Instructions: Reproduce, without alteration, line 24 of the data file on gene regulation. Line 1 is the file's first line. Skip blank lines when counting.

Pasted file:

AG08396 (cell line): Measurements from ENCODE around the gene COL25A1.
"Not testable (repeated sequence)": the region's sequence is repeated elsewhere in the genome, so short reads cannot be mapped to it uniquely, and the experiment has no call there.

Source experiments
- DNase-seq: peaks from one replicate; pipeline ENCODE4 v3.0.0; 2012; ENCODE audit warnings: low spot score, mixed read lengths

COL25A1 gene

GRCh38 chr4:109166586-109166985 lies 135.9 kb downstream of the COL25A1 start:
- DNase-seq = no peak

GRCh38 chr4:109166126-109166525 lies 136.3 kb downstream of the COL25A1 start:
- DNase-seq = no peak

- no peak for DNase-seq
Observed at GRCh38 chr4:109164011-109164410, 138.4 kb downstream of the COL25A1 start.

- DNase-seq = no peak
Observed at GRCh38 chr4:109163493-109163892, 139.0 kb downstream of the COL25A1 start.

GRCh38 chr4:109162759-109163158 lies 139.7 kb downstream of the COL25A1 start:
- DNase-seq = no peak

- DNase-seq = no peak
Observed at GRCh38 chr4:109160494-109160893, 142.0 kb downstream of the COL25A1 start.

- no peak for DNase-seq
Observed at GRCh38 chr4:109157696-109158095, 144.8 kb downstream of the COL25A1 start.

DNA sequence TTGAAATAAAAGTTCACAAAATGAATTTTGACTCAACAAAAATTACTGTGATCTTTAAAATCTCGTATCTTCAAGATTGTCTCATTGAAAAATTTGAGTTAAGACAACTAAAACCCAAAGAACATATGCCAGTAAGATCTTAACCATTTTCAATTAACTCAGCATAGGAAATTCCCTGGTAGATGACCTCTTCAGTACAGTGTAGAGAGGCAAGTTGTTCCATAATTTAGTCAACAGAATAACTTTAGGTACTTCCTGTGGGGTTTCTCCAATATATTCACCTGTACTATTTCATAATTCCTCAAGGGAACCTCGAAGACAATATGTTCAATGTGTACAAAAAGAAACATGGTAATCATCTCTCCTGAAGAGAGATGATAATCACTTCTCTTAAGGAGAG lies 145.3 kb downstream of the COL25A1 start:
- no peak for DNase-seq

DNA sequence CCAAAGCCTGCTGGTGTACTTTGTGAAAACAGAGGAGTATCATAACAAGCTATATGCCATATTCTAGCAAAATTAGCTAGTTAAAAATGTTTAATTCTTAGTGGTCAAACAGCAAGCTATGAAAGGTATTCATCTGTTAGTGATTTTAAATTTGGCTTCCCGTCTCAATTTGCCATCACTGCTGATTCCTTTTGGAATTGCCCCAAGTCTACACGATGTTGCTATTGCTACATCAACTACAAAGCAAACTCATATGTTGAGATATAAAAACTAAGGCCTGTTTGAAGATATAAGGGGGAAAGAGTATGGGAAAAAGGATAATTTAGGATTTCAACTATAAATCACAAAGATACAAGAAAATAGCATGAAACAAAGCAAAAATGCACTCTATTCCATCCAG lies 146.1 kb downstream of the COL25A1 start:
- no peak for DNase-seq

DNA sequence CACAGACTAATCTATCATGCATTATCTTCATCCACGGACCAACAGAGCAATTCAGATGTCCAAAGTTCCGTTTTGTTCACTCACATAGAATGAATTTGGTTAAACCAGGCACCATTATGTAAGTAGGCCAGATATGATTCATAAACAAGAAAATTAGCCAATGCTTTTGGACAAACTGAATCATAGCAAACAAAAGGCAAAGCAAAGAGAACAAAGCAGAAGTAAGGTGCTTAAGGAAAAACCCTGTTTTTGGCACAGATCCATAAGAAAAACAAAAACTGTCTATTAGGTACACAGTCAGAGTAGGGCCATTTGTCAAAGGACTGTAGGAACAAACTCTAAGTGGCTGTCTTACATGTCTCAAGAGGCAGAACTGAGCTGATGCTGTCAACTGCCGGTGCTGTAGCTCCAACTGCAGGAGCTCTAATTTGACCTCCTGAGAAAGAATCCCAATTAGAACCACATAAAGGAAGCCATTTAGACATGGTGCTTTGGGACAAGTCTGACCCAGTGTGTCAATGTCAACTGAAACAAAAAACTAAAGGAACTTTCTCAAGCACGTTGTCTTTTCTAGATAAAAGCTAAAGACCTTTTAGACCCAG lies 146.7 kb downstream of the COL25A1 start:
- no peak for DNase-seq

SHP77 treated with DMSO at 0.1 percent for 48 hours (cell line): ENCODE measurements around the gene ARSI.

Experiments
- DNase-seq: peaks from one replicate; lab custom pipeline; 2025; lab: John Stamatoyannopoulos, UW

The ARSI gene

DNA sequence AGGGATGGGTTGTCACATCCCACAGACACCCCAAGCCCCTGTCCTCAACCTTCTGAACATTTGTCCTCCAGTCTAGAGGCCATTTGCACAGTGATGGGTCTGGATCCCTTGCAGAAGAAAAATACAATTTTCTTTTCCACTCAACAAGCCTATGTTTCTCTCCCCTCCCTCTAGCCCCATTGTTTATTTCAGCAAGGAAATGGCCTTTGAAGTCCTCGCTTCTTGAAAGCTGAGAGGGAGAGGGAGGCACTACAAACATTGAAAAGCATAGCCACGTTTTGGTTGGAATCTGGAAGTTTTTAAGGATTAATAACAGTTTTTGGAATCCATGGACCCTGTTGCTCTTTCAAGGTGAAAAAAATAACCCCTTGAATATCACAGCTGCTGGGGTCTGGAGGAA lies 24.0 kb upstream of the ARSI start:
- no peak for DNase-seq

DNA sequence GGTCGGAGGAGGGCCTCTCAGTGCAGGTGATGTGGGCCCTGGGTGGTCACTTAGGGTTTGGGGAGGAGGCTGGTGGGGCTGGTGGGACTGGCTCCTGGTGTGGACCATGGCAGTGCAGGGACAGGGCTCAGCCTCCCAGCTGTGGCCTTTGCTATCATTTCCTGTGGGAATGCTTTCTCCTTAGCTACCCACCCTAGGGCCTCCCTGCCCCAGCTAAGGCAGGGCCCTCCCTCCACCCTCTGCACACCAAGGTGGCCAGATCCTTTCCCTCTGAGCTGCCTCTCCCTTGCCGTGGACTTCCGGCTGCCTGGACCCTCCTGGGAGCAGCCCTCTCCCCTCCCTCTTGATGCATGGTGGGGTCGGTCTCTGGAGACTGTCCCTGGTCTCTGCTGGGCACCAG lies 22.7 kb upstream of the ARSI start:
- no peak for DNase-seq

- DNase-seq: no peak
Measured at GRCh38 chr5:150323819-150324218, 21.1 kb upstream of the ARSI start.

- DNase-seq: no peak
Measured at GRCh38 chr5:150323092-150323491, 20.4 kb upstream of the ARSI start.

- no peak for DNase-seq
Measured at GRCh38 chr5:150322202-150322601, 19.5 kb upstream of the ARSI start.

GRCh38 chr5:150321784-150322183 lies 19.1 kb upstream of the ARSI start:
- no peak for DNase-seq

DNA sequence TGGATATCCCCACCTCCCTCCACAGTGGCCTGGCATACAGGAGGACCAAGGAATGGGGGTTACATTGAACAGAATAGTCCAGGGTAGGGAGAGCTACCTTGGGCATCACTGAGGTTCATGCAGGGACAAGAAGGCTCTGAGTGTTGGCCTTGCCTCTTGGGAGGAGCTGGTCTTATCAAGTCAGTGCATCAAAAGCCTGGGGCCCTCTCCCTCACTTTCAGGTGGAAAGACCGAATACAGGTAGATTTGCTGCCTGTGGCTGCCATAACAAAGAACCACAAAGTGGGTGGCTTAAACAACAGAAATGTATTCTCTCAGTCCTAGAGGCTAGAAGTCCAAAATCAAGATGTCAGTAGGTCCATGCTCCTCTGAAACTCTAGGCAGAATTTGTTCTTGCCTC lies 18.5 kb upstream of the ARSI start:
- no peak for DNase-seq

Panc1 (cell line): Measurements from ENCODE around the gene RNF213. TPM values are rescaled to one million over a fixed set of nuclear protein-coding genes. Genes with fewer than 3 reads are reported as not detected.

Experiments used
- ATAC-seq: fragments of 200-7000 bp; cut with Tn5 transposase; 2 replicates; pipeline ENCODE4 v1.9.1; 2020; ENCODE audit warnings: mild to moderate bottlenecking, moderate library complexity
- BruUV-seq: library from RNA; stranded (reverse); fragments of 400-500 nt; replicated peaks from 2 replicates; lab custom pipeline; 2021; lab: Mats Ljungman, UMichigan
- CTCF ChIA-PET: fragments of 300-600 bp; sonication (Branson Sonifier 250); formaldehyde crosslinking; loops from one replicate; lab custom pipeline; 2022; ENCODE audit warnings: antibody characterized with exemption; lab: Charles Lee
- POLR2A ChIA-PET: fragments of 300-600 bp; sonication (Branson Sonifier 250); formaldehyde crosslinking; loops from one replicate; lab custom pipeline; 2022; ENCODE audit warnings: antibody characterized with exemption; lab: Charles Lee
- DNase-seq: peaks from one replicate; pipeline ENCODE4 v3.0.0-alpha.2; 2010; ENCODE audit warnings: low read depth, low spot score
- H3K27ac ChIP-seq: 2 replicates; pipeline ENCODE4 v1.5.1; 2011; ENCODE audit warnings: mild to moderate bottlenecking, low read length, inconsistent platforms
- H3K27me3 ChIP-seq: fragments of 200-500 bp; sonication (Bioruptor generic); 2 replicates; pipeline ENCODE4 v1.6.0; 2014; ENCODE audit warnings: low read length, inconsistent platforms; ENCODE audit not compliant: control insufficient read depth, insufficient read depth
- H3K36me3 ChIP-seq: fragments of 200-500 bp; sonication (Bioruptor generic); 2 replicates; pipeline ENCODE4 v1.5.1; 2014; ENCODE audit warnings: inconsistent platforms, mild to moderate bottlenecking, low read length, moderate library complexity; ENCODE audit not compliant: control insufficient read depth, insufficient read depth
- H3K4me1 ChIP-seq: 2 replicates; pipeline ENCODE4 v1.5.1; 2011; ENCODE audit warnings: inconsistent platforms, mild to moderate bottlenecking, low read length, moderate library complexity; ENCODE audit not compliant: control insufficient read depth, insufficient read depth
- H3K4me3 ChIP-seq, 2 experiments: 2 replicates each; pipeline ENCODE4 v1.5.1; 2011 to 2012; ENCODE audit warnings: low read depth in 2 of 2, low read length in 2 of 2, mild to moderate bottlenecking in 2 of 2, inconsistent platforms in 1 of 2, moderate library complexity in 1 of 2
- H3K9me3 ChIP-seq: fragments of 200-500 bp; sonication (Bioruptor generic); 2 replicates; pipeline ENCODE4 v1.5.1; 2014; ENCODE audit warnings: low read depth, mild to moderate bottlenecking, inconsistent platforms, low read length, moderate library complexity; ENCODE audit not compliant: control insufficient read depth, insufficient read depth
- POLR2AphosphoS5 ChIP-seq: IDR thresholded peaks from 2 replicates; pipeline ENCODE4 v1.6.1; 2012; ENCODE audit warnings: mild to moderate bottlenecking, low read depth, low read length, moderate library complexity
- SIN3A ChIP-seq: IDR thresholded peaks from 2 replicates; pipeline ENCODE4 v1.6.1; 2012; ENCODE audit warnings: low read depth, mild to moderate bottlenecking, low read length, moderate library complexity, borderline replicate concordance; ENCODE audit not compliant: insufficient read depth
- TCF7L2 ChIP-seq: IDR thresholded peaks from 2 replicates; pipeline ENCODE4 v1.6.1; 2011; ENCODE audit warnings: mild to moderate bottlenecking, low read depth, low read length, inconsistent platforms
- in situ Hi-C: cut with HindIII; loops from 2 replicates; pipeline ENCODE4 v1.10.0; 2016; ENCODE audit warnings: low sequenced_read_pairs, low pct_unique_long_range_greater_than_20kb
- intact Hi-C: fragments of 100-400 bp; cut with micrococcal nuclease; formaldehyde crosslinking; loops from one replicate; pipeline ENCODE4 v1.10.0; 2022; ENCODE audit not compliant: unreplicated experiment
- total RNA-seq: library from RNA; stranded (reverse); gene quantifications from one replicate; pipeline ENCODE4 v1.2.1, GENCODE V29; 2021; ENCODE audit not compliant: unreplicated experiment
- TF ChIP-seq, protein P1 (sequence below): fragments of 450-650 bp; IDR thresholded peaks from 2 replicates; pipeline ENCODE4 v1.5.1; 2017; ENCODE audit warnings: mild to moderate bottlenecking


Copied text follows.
DNA sequence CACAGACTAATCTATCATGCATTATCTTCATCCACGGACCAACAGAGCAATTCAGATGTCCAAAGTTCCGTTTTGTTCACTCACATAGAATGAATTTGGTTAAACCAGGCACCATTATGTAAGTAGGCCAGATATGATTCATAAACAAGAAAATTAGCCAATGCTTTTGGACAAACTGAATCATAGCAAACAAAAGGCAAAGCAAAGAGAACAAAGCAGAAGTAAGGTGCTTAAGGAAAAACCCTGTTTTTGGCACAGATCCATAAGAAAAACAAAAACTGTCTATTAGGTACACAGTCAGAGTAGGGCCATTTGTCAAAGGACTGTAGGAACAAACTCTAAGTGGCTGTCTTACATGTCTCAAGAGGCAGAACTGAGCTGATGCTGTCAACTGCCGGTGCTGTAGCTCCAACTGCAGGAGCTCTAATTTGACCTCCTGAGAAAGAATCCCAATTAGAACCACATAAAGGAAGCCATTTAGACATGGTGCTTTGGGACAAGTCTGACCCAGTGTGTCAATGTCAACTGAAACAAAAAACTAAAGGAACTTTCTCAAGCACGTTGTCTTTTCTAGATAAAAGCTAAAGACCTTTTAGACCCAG lies 146.7 kb downstream of the COL25A1 start: